Some Northeast residents got an up-close and personal look at the city’s SWAT team, but without the riot gear.
On the contrary, Philadelphia Police Capt. Winton Singletary brought only his public relations skills to the March 21 meeting of the 7th Police District Advisory Council, briefing members of the civilian group on the many roles that the “Special Weapons And Tactics” unit performs to keep the city safe.
Lately — with the school shooting in Newtown, Conn., still fresh in the nation’s consciousness — SWAT has spent much of its time studying strategies for dealing with “active shooter” situations and teaching those protocols to patrol cops throughout the city.
“Most active shooter situations are over in 10 minutes,” said Singletary, the unit’s commanding officer. “So by the time my guys get suited up and get there, it’s over.”
Invariably, patrol cops will get to the scene first. That’s why officers in all the city’s districts, including the 2nd, 7th, 8th and 15th in the Northeast, must be equipped with special weapons and trained to respond.
“We’re training the rest of the police department on this,” Singletary said.
There are countless possible scenarios.
“You could have a terrorist active shooter or you could have a domestic active shooter [involving a family],” Singletary said. “You could have an employee who got fired or, with a school, you could have a bullying situation.”
Active-shooter cases are rare, but one occurred in the Northeast in 2010 when a disgruntled Kraft Foods employee shot three co-workers at the company’s Roosevelt Boulevard plant. Patrol cops from the 7th and 8th districts were first into the building and cornered the shooter, Yvonne Hiller, leading to her arrest.
So-called barricade situations are more common. That’s when someone barricades himself inside a building, such as a home or business, under threat of harming himself or police. Often, the person is wanted for a crime or has emotional problems.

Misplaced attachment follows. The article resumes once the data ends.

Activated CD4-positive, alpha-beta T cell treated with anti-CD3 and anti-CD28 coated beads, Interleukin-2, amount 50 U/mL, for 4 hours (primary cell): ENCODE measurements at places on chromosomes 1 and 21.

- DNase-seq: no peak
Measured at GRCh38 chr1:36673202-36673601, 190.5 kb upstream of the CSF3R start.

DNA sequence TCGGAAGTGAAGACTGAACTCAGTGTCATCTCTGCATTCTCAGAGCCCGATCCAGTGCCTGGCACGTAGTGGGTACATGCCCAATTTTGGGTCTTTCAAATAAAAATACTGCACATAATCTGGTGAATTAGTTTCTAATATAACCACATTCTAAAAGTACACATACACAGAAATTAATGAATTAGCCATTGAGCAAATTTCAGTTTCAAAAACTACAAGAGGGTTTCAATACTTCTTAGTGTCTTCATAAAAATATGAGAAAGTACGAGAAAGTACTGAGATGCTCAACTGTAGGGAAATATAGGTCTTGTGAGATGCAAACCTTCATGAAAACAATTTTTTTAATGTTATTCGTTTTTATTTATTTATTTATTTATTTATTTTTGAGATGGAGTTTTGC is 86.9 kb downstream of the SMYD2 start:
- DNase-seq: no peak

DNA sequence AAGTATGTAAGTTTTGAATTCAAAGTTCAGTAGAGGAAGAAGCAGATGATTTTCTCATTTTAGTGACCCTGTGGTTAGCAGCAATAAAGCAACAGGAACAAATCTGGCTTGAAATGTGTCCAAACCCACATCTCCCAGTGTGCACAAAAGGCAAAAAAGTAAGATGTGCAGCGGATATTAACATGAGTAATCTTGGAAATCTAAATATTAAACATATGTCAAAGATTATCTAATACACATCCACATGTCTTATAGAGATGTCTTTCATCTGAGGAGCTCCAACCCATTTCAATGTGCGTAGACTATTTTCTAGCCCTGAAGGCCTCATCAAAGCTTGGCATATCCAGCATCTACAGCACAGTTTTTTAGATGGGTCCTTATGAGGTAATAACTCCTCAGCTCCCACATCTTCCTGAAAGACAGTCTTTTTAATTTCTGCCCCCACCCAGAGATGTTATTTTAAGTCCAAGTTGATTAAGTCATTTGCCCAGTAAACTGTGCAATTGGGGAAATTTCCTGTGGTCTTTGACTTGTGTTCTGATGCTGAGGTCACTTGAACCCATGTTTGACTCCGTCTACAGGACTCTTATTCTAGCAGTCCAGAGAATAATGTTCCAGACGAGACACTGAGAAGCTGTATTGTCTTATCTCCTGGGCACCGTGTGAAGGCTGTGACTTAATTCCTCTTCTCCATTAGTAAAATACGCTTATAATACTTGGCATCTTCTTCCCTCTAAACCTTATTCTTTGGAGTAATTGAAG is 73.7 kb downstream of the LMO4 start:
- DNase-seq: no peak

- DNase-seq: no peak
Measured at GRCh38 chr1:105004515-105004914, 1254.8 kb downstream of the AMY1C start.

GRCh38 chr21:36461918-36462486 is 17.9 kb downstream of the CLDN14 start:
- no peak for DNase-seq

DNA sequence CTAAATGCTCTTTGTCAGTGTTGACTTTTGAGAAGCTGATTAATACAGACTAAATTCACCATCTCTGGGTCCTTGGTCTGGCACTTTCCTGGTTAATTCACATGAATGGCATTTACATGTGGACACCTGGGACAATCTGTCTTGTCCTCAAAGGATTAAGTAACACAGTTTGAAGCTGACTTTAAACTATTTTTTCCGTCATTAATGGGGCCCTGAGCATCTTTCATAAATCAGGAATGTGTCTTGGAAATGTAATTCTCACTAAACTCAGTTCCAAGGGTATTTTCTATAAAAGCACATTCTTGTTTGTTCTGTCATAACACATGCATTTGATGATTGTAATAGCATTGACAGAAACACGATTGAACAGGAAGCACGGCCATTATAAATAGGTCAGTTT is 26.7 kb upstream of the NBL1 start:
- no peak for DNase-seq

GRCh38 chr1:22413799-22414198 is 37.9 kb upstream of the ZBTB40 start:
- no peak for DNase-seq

Barricade and hostage situations usually take longer to develop and afford SWAT time to respond in full gear, including helmets, ballistic vests, assault weapons and armored vehicles, if necessary.
According to Singletary, the SWAT unit is active around the clock. When not in training or responding to a major incident, members patrol in the city’s high-crime areas in support of beat cops in those districts. They’re distinguishable as the officers wearing all-black military fatigues. Even their badges and uniform markings are black.
In unrelated business, the 7th PDAC honored Officer Thomas Carpino as the district’s February Officer of the Month for his arrest of an alleged mugger. It was the 11th time he has won the honor since he transferred into the district in August 2003. He has twice been the district’s Officer of the Year.
On Feb. 2 at about 1:45 p.m., Carpino went to the area of Regina Street and Kelvin Avenue in Somerton in response to a police radio report of a robbery in progress. Other officers met the victim, who claimed that she was walking down the street when a man approached her from behind and grabbed her purse. The woman injured her hand when the robber ripped the purse from her.
A short time later, Carpino saw a man fitting a description of the robber walking on the 500 block of Larkspur St. He detained the man, allowing the victim to identify the suspect as the robber. Police found the woman’s money, driver’s license, credit cards and cigarettes on the suspect, as well as a razor knife. Carpino arrested the man. ••